|Snippets of Information |
Dance - Museums / Collections / Foundations
* 11 March 2022
Mohan Khokar Dance Collection
This rare collection of material on dance, gifted by Shri Mohan Khokar,
contains over 40,000 black and white negatives, colour transparencies
and rare photographs. In addition to over 4,000 monographs and journals
in English and other Indian and European languages, the collection also
includes albums of newspaper clippings, programmes, pamphlets, posters
etc. from the early forties; field notes and dance notations on
choreography made by Shri Khokar; and over 200 audio tapes, mainly of
interviews with Gurus, artistes and scholars of dance. Special features
of the collection are specimens of art objects with dance motifs, such
as sculptures and figurines in bronze, wood, terracotta and other
materials, textiles, paintings, etc, and also what may be termed ‘Bazar
iconography,’ which refers to present day ugly or pathetically humorous
dance figurines in plastic, clay, etc.
In his lifetime Prof. Mohan Khokar collected every book written
on dance, every journal, prospectus, brochure, poster, postage stamp,
rpm disc, doll, sculpture, including Chola bronzes, painting, textile,
print, postcard – just about everything on dance.
Today, this material, called The Mohan Khokar Dance Collection, is the
single largest holding on dance, comprising over 1,00,000 photos,
50,00,000 press clips, 5,000 books and more. Rare manuscripts, including
a signed copy of Nawab Wajid Ali Shah’s Najjo and Banni; rare bronzes,
including the only known Ardhanarishwara statue, paintings by Jamini
Roy, Shaivax Chavda, K.K. Hebbar and personal correspondence with many
legendary dancers and many more legendary names are part of this
Also in the holding are recordings of all national giants and gurus, dancers and divas.
Mohan Khokar, a pioneering scholar & avid collector, a critic,
connoisseur and historian made it his mission to collect everything he
could on dance, its history and heritage.
Born in Quetta in Baluchistan (now in Pakistan) in 1924, this son of a
military commissioner (Sardar Bhagat Ram Khokar) saw no dance until Ram
Gopal, the Njinsky of India, came to Lahore to perform. (In his group
was one nine-year-old dancing wonder, Baby Saroja, whom Mohan was to
marry!) From then onwards, Mohan pursued both Ram Gopal and
Bharatanatyam. He was the first North Indian man to enrol at Rukmini
Devi Arundale’s Kalakshetra in Madras (Chennai). The year was 1940.
Mohan Khokar was only 24 years old when he was selected to head the
just-born Department of Dance of the first university in India to offer
Dance at the graduate level - M.S. University in Baroda, Gujarat. In
1950 and 1960 the university loaned him to the Union Education ministry
in New Delhi to act as Special Officer for Dance. Later he served the
Sangeet Natak Akademi for 18 years, the last five of them as its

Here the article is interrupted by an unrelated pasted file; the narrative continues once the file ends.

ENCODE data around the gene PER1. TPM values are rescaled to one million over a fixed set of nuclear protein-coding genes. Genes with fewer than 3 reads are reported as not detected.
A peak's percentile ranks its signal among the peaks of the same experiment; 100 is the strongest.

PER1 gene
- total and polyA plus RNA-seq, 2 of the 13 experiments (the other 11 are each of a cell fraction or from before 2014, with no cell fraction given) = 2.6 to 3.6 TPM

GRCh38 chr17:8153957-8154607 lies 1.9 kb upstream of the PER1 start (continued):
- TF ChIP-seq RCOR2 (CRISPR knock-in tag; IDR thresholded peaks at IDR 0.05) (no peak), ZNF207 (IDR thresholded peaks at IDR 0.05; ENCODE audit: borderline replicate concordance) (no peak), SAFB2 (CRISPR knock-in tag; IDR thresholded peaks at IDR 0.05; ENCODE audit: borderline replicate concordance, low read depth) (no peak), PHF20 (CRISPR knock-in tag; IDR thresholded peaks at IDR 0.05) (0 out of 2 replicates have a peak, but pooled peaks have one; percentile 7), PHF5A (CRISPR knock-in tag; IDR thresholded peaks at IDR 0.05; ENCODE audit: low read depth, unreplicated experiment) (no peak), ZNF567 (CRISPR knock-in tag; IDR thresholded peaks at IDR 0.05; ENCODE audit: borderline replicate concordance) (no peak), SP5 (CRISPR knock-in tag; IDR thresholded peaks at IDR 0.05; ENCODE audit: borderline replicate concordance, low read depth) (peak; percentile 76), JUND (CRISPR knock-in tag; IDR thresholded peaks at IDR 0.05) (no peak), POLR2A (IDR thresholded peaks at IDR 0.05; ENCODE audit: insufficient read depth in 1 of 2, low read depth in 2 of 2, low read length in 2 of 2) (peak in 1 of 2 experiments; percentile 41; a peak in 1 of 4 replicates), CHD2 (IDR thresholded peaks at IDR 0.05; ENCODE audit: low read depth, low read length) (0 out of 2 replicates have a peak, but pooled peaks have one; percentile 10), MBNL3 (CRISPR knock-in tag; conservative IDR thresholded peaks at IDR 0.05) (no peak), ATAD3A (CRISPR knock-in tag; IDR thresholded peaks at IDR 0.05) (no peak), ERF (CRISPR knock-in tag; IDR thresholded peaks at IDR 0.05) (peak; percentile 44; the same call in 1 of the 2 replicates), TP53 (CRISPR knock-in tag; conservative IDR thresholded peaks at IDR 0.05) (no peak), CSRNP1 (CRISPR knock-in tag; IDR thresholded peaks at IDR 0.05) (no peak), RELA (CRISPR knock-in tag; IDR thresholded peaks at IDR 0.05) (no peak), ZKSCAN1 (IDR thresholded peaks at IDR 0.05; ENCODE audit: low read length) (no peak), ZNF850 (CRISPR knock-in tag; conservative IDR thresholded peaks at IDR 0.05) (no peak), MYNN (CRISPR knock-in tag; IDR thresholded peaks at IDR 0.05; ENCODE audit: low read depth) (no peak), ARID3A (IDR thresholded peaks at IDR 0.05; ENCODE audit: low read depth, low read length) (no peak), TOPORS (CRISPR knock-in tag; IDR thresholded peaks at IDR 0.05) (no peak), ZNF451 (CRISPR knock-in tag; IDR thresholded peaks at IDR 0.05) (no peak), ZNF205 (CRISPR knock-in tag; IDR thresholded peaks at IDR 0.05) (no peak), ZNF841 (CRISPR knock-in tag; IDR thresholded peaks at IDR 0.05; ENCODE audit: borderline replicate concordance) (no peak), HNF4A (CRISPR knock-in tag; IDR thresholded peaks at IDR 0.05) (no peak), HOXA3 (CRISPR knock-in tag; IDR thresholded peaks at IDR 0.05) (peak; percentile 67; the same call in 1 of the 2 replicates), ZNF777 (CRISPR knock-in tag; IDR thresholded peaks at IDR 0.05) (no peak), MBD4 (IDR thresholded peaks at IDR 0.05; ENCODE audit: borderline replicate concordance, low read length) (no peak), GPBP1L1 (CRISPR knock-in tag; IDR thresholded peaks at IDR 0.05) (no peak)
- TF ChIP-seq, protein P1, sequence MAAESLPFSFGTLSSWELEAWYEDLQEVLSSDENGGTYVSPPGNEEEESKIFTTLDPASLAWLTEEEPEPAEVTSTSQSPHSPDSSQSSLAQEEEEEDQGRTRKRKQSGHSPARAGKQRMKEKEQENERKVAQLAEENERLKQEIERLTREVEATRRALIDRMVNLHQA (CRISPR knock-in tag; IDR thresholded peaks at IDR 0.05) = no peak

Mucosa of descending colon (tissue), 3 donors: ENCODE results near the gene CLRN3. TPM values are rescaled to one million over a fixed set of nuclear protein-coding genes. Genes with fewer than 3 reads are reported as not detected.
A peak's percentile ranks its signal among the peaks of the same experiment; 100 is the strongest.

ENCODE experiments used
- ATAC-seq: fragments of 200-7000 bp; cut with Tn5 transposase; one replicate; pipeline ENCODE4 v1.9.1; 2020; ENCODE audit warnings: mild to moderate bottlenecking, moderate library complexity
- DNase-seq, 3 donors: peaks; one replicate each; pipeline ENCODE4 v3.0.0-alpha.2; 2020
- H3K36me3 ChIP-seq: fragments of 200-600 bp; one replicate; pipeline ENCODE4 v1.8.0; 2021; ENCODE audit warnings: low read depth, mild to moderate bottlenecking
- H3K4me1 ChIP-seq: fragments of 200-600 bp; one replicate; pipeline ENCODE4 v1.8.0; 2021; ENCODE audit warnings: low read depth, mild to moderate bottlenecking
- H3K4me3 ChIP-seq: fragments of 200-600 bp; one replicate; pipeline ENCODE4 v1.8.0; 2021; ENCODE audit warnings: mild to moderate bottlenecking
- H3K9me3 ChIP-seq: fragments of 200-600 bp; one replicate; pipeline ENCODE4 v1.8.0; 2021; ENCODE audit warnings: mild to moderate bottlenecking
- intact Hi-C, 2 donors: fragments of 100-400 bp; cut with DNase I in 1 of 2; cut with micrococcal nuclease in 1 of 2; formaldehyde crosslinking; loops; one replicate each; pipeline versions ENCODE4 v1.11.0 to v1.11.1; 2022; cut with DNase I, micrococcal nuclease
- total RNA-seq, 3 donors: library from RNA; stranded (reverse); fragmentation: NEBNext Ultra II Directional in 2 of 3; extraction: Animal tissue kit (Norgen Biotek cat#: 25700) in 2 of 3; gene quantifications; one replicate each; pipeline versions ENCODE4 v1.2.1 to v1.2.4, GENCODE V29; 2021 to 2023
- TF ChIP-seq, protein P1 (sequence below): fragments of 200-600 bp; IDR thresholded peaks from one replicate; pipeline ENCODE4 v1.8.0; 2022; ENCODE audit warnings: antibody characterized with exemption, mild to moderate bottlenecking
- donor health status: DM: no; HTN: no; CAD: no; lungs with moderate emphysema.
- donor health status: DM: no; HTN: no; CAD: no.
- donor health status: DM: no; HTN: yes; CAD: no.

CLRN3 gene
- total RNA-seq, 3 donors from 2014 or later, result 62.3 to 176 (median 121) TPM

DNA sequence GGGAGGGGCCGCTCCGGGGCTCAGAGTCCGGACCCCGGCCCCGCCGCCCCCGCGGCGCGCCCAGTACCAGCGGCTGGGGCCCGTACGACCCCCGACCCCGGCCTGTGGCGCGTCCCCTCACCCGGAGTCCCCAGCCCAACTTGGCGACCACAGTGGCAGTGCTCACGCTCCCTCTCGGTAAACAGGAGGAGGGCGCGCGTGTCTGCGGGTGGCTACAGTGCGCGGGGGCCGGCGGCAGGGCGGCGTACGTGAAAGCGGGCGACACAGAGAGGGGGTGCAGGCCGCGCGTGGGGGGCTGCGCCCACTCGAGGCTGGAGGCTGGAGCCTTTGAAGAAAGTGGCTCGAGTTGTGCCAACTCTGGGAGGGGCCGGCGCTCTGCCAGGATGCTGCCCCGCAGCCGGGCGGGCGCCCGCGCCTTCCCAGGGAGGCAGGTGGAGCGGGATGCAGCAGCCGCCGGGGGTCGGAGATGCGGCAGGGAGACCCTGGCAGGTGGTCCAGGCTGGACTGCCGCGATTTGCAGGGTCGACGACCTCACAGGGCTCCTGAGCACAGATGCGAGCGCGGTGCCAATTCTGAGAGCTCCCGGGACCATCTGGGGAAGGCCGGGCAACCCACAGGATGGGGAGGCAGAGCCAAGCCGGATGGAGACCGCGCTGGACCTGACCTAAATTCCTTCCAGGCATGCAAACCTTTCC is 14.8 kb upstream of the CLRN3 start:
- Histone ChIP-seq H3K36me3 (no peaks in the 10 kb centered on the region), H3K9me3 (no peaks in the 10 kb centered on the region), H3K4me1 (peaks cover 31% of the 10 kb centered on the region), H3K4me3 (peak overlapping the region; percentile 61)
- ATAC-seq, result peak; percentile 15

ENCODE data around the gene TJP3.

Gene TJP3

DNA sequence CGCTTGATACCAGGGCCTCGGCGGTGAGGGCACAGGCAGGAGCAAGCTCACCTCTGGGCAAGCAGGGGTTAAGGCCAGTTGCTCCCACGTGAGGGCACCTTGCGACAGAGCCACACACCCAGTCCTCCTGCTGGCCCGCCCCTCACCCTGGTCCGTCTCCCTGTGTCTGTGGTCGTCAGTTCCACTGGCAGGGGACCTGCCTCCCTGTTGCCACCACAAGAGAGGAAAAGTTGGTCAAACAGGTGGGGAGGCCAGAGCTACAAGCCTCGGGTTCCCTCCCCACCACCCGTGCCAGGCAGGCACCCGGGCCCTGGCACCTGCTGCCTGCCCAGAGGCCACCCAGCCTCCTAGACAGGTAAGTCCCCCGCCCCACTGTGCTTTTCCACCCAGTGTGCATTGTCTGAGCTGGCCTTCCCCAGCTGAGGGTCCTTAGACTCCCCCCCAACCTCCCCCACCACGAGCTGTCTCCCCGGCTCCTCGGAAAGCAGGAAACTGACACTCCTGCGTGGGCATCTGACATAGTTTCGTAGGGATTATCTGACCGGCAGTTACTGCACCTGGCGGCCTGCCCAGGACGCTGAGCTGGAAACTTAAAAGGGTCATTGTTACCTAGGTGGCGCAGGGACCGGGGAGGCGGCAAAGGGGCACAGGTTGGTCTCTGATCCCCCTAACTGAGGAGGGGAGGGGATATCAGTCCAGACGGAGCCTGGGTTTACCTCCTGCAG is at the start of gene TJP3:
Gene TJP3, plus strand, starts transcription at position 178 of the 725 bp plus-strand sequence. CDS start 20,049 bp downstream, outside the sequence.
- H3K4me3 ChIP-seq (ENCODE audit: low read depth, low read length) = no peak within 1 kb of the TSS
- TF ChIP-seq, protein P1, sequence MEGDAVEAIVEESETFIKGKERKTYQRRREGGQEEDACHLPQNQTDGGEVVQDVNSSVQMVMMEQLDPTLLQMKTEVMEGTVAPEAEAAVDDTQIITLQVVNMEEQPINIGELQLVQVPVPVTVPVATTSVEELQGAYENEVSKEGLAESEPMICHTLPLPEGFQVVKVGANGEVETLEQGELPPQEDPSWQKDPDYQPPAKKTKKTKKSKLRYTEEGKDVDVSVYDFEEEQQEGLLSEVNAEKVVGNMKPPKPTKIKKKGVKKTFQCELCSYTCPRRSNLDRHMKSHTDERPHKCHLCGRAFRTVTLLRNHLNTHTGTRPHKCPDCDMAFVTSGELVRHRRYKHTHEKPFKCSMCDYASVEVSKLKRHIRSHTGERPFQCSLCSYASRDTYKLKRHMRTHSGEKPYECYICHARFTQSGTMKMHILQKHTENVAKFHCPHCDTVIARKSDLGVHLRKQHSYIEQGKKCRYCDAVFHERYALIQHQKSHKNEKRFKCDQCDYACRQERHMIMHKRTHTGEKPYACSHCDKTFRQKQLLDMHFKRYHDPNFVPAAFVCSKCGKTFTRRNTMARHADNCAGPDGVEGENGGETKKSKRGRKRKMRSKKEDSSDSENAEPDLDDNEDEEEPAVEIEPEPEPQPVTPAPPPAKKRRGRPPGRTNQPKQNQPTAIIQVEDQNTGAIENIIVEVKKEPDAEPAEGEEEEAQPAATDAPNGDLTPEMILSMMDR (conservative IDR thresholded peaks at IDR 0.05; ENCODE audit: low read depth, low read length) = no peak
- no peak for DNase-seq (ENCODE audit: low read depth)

He did his best to nurture dance and dancers. Due to his enlightened
patronage, a few rare forms, such as Kathak, Seraikella Chhau,
Koodiyatam of Kerala and assorted folk traditions, survived. He ensured
that children of traditional gurus got scholarships and employment so
that they did not have to spurn dance as a profession. He did all this
in the 1960s through the 1980s.
He also found the time and inclination to author over 5000 articles,
edit and contribute significantly to journals like Marg, Pushpanjali,
The Illustrated Weekly of India, Bhavan’s Journal, Surya magazine, The
Hindustan Times, Sruti and attendance. He wrote seven definitive volumes
on dance, which are all out of print, and many papers, like an UNESCO
compilation on dance in 1974 and a discourse for the Cord Conference in
* 11 Mar 2022
Kalka-Bindadin ki Dyodhi and Kathak Museum
90, Gwynne Road, Wazirganj, Lucknow
(open all days of the week. There is no entry fee for visitors)
In 2016, the government had converted Pt. Birju Maharaj’s ancestral home
in Wazirganj, Lucknow into a Kathak Museum. Kalka-Bindadin ki Dyodhi,
as the house is referred to, was the birthplace of Pt. Birju Maharaj,
the doyen of Kathak. It showcases the personal belongings like clothes,
accessories and books of Maharaj ji and his family who popularised the
art of Kathak. The house was given to his ancestors by Nawab Wajid Ali
Shah, a great patron of arts and culture of Oudh.
The entrance leads into a courtyard with a well, where a
three-dimensional mural of dancers is painted on the walls. The main
hall is lined with framed photographs of Birju Maharaj’s performances
with maestros like Girija Devi. The busts of his uncles Shambhu Maharaj
and Lachchhu Maharaj, and father Achchhan Maharaj are displayed. A kiosk
also offers information about the family tree of Birju Maharaj. Among
other notable items at the museum is a poshak (costume) that was worn by
Maharaj Kalka Bindadin, Pt.Birju Maharaj’s old camera and his
ghunghrus. The Kathak Museum has other memorabilia on display in the
room of rest, kitchen and prayer room.
* 6 Mar 2022
The Bharata-Ilango Foundation for Asian Culture (BIFAC) is located in
Pattipulam village, Thiruporur Taluk in Kanchipuram District of Tamil
Nadu which is 40kms from Chennai and 7kms from Mahabalipuram /
Mammallapuram, East Coast Road (ECR).
The BharataMuni temple/shrine is dedicated to the founding father of
Natyasastra. Below the temple is the Bharata Museum of Performing Arts.
BIFAC complex and the Museum have culturally relevant artifacts, the
Kanchi Mahaswami library, the TAG digital library, and the Abhinavagupta
conference hall for conducting seminars and workshops. It also displays
the 100 years of Indian Classical History.